despite the fact that these jobs are among the highest paying and the most stable jobs in our economy today. it is imperative that we encourage more young americans n.i.t. e studies in the fields. in particular because of the stark racial and gender gaps we see in the programs, it is imperative that we encourage more young women and students of color to enter these fields. we simply won't be able to remain a global leader in these mportant fields without more -- with more than 50% of our nation's brainpower sitting on the sidelines. h.r. 967 doesn't go as far as i would like it to go in addressing these challenges but it does show the need to educate more students in n.i.t. fields and provide the necessary authority for the agencies to pay an important and appropriate role here. and finally, i would be remiss not to mention that nitr-d program serves as a coordinating and planning umbrella for all unclassified federal cybersecurity r&d. our committee addressed specific needs in cybersecurity , r&d separately in h.r. 756 but in doing so, we made sure that both the intellectual and fina
-blooming self-starters. it's the latest chapter in his look at older workers in the american economy and all part of his on-going reporting "making sense of financial news." >> look at this nice, tight stomach with the abs which you could grate cheese on. >> reporter: at 55, judi henderson-townsend is working with a much younger crowd. >> it's like living in the land of dorian gray here. nobody ever ages. >> reporter: after a career spent working with stiffs in the corporate world, says townsend, she started mannequin madness. >> i sell mannequins, i rent mannequins, i repair mannequins, i blog about mannequins. here in our warehouse, we recycle them for the stores for free and then we resell them or rent them to other people. >> reporter: so you mean all those good looking folk back there were going to be dumped. >> those were going to be tossed into the landfill because the store didn't need them anymore. they're just maybe a few years old, but structurally nothing is wrong with them. it's like having a pre-owned lexus. >> reporter: townsend thinks she's modeling a trend: the rise of the m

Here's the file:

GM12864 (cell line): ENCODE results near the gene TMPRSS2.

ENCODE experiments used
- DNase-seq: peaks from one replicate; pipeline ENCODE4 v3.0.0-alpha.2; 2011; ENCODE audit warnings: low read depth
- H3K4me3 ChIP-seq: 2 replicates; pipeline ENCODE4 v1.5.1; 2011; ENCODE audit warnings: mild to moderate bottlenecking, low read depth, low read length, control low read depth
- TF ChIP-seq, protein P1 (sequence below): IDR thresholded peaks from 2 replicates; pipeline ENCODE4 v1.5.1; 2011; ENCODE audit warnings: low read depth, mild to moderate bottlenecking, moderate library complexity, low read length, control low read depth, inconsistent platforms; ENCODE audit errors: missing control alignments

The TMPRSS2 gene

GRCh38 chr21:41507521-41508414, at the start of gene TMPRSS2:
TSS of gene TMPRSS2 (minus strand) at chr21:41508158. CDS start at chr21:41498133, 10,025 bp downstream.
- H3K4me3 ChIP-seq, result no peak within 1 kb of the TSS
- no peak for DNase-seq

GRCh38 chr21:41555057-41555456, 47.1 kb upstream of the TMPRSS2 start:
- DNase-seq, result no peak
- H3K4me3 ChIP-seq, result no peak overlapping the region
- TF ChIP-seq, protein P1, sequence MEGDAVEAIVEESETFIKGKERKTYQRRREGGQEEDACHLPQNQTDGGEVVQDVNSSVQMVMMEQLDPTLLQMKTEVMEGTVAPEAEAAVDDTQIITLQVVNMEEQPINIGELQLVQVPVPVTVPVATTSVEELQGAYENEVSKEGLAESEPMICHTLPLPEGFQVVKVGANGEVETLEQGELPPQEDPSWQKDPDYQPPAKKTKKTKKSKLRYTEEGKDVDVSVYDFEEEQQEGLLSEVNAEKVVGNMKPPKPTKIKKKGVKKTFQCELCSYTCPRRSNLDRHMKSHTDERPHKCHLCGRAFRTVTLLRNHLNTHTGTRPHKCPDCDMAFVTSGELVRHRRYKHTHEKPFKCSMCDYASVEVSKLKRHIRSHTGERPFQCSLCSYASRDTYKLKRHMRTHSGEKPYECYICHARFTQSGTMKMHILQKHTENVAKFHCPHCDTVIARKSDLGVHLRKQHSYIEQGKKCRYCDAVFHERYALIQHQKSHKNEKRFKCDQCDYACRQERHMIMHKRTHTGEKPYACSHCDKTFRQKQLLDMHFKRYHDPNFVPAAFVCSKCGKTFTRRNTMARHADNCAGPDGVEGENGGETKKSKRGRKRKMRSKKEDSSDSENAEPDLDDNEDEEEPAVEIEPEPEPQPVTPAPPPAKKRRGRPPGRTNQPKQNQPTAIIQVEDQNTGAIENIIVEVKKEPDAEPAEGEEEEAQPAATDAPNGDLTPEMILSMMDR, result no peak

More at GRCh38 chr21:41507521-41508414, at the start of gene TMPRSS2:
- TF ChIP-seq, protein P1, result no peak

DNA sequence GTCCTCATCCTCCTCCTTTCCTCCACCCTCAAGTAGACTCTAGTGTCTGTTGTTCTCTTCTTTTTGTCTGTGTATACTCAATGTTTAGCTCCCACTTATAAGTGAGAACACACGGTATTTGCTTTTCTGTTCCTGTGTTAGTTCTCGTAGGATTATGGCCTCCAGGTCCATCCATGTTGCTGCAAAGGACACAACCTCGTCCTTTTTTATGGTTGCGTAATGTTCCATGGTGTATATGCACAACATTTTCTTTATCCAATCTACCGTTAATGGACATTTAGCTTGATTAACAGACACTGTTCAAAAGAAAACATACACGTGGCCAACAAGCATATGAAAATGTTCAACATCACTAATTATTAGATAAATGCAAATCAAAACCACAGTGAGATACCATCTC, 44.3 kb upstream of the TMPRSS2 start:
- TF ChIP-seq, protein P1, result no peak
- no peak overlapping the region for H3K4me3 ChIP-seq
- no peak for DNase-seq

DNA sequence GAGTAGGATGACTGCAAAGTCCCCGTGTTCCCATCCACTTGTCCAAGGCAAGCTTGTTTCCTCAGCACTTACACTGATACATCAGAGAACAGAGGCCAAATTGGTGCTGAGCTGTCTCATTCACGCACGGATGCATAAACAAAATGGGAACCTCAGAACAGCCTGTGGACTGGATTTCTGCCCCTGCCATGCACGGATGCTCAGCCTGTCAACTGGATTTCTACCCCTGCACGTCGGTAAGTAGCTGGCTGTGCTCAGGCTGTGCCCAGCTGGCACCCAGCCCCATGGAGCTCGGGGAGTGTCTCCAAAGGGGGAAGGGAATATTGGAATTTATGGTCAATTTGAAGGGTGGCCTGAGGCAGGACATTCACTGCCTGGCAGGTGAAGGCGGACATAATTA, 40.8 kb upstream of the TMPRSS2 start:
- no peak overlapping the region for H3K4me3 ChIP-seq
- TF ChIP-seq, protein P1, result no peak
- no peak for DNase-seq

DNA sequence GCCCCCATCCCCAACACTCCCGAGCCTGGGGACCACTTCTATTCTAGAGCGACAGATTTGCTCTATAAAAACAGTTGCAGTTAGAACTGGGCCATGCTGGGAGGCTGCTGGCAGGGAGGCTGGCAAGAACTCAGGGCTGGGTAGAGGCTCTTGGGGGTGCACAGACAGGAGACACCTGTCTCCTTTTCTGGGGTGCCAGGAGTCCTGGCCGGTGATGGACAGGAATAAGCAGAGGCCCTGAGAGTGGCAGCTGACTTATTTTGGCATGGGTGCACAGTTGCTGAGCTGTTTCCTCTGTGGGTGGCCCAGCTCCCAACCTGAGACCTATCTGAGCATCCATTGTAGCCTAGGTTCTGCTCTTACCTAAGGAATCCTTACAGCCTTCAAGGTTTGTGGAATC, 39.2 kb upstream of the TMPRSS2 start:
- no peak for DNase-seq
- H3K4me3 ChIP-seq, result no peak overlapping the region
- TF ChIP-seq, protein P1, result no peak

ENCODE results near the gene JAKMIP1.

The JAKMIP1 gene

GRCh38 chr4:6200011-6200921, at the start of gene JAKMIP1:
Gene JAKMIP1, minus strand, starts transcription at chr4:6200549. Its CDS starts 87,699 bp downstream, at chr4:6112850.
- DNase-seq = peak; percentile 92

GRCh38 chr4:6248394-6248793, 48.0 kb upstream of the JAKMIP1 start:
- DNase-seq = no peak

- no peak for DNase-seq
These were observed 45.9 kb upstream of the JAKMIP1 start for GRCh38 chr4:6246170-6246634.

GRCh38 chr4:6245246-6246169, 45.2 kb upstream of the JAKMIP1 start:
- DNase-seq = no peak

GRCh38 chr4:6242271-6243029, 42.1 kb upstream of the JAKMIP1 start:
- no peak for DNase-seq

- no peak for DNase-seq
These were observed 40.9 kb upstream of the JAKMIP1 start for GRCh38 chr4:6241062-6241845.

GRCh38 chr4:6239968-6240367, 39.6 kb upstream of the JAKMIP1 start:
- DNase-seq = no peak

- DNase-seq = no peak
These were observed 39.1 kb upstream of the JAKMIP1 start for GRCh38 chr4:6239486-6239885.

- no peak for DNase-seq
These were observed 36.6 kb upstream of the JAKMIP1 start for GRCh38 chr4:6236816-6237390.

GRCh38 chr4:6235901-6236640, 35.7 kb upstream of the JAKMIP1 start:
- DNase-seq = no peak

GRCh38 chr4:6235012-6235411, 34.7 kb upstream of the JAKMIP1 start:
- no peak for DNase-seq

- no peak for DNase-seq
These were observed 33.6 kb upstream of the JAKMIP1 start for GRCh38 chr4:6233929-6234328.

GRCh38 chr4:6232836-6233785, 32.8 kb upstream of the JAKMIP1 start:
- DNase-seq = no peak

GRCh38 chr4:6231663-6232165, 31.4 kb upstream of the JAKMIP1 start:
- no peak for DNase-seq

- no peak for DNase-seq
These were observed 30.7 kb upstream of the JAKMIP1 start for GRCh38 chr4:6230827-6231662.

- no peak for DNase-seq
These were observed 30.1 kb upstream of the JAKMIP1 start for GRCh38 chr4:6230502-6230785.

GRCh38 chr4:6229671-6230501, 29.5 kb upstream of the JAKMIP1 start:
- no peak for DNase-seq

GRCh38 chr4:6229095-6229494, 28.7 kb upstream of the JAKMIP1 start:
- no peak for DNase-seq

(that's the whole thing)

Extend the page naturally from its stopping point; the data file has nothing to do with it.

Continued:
strong human rights prevail are countries where people do better. economies thrive, rule of law are stronger, governments are more effective and they are countries that leade wod stage and project stability across their regions. strong respect for human rights isn't just an indicator that a country is doing well, it unleashes a country's potential and helps to advance growth and progress. i ask you to think of a country like berma for a minute. cause of steps towards democratic reform and stronger human rights protections a country that has been isolated for years is now making progress. has it reach wrd we want it to be? no but it is on the road and it is moving. more people are participating it ding to faster growth and development. by starting to embrace universal rights the bermese government is opening their doors and developing stronger partnerships around the world. many challenges remain, corruption has to be rooted out. political prisoners need to be freed. horrible mob violence is another stressing reminder on how long it takes to build what is called the habits of the
economy work and define those things that are going to lead our country forward. it is a privilege to be here with you talking about ideas from the working families flexibility act that you are working hard on and i'm a proud co-sponsor but also ways we are going to find solutions for people across this country who are raising families, trying to pay for college trying to pay the energy bill for the month. mr. gardner: we have an incredible opportunity to get government out of the way and let america work, to unleash the entrepreneurs around this great nation over the past several months over the past couple of years, we have held dozens of town meetings, whether they are in southeastern colorado, northeastern colorado, the denver metro area, the new parts of my district, talking to families, talking to people who are struggling to make ends meet. people who have had to pick up a second job just to pay the bills. and as we talk tonight about making life work and i believe #makinglifework and i would like to hear from people around the country how we an help be a part of these solut
provided by: ♪ ♪ moving our economy for 160 years. bnsf, the engine that connects us. >> support also comes from carnegie corporation of new york, a foundation created to do what andrew carnegie called "real and permanent good." celebrating 100 years of philanthropy at carnegie.org. >> and with the ongoing support of these institutions and foundations. and... >> this program was made possible by the corporation for public broadcasting. and by contributions to your pbs station from viewers like you. thank you. captioning sponsored by macneil/lehrer productions captioned by media access group at wgbh access.wgbh.org >> this is "bbc world news america." funding of this presentation is made possible by the freeman foundation of new york, stowe, vermont, and honolulu, newman's own foundation, giving all profits to charity and pursuing the common good for over 30 years, sony pictures classics, now presenting "the company you keep," union bank, and fidelity investments. >> this is what a personal economy looks like. as life changes, fidelity can help you readjust your investments along the w